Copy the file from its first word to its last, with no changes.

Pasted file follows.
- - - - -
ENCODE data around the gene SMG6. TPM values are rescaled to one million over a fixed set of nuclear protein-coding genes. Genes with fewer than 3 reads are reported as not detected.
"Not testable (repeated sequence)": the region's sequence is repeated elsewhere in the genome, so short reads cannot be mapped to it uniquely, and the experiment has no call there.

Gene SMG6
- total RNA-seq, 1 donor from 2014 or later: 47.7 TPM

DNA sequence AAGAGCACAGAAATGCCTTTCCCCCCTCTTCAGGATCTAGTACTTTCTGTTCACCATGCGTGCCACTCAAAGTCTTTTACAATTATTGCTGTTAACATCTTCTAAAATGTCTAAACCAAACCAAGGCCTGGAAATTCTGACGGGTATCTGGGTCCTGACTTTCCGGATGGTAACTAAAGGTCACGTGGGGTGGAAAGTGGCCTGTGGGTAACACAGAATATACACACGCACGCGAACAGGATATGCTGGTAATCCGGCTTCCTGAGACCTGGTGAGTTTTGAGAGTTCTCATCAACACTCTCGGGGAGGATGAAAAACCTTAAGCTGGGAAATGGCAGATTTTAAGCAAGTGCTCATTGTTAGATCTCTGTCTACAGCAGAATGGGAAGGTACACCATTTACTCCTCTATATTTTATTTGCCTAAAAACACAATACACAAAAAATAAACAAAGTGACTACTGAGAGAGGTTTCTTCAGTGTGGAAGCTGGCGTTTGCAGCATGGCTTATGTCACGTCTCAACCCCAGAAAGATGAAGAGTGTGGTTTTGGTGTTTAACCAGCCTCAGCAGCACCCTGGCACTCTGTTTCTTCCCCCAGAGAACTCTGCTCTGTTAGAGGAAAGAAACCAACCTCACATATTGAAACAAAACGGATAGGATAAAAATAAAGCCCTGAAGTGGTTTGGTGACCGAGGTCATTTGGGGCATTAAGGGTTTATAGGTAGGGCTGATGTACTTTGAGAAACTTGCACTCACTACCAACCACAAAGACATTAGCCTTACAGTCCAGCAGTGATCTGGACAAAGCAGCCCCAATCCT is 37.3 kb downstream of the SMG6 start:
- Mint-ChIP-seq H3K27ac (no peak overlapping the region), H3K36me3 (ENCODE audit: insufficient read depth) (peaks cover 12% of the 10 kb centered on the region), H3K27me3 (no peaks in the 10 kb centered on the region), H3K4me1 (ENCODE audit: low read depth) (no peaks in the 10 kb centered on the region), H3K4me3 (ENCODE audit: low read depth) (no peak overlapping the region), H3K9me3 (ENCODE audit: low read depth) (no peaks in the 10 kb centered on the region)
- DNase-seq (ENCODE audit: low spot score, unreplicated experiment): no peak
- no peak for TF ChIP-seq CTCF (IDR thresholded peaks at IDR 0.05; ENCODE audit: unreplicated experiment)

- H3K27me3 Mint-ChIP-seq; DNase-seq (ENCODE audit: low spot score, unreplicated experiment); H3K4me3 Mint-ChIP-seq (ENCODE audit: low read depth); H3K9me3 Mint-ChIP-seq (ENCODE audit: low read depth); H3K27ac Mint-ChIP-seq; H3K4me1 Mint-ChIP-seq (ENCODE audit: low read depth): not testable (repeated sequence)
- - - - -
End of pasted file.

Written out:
ENCODE data around the gene SMG6. TPM values are rescaled to one million over a fixed set of nuclear protein-coding genes. Genes with fewer than 3 reads are reported as not detected.
"Not testable (repeated sequence)": the region's sequence is repeated elsewhere in the genome, so short reads cannot be mapped to it uniquely, and the experiment has no call there.

Gene SMG6
- total RNA-seq, 1 donor from 2014 or later: 47.7 TPM

DNA sequence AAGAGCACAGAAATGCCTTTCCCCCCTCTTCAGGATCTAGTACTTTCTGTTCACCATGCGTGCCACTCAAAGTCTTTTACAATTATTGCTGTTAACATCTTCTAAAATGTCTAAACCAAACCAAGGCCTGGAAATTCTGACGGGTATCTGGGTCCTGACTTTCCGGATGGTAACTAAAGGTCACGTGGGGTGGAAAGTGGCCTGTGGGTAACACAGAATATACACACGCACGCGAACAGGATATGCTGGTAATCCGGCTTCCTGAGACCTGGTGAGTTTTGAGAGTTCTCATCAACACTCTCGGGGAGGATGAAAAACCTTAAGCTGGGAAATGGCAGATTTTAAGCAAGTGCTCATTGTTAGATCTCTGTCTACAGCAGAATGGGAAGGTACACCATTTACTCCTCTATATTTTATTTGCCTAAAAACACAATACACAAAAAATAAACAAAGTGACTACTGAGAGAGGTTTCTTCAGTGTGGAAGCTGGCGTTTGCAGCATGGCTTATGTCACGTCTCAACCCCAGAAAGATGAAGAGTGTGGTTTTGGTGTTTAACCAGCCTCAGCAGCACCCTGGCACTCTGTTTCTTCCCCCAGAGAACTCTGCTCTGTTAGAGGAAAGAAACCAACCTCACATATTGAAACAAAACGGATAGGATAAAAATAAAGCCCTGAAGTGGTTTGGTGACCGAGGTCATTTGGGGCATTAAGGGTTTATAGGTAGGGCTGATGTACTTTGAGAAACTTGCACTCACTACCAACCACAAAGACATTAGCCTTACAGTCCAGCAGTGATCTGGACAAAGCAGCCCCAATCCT is 37.3 kb downstream of the SMG6 start:
- Mint-ChIP-seq H3K27ac (no peak overlapping the region), H3K36me3 (ENCODE audit: insufficient read depth) (peaks cover 12% of the 10 kb centered on the region), H3K27me3 (no peaks in the 10 kb centered on the region), H3K4me1 (ENCODE audit: low read depth) (no peaks in the 10 kb centered on the region), H3K4me3 (ENCODE audit: low read depth) (no peak overlapping the region), H3K9me3 (ENCODE audit: low read depth) (no peaks in the 10 kb centered on the region)
- DNase-seq (ENCODE audit: low spot score, unreplicated experiment): no peak
- no peak for TF ChIP-seq CTCF (IDR thresholded peaks at IDR 0.05; ENCODE audit: unreplicated experiment)

- H3K27me3 Mint-ChIP-seq; DNase-seq (ENCODE audit: low spot score, unreplicated experiment); H3K4me3 Mint-ChIP-seq (ENCODE audit: low read depth); H3K9me3 Mint-ChIP-seq (ENCODE audit: low read depth); H3K27ac Mint-ChIP-seq; H3K4me1 Mint-ChIP-seq (ENCODE audit: low read depth): not testable (repeated sequence)